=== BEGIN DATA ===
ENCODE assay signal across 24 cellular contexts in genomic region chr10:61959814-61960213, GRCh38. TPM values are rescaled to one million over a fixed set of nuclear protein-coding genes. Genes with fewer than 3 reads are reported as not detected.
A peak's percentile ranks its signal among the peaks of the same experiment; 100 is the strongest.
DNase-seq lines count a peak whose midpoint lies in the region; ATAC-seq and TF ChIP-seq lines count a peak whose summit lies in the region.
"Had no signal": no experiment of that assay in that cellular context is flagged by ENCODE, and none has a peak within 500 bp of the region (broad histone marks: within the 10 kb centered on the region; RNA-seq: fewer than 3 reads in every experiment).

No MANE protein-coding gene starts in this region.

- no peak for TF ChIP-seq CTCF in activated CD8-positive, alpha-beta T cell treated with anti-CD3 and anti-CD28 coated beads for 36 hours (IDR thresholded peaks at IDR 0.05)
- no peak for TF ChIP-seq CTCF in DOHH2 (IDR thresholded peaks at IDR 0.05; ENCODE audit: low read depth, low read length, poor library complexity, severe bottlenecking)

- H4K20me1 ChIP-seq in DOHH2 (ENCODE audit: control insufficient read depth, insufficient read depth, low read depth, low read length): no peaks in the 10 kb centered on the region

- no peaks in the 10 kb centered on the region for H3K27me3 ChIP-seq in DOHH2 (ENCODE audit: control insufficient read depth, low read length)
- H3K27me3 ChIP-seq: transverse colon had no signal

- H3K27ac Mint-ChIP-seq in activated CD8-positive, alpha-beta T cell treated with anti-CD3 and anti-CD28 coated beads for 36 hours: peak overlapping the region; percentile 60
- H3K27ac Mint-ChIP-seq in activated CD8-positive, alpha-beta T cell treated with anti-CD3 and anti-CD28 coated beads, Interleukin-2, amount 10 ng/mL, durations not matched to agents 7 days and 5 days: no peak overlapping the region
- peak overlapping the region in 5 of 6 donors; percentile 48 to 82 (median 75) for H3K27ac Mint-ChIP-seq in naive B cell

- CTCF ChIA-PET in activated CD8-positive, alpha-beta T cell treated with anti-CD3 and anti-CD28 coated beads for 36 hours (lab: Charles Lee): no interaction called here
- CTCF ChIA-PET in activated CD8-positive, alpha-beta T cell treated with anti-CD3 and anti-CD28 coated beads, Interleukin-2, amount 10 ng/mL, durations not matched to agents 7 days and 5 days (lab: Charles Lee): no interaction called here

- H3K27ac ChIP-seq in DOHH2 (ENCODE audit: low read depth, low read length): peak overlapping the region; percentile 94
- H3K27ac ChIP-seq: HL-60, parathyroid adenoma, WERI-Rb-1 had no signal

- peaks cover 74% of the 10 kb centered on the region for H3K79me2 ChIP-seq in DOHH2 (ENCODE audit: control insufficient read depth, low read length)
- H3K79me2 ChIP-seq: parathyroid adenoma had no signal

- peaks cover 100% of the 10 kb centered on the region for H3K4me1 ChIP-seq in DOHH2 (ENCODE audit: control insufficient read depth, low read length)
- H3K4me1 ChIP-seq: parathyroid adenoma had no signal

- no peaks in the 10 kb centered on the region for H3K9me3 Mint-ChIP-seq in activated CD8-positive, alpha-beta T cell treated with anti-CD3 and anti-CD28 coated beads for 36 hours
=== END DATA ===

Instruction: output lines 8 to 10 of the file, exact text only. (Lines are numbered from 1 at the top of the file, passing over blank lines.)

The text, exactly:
- H4K20me1 ChIP-seq in DOHH2 (ENCODE audit: control insufficient read depth, insufficient read depth, low read depth, low read length): no peaks in the 10 kb centered on the region

- no peaks in the 10 kb centered on the region for H3K27me3 ChIP-seq in DOHH2 (ENCODE audit: control insufficient read depth, low read length)
- H3K27me3 ChIP-seq: transverse colon had no signal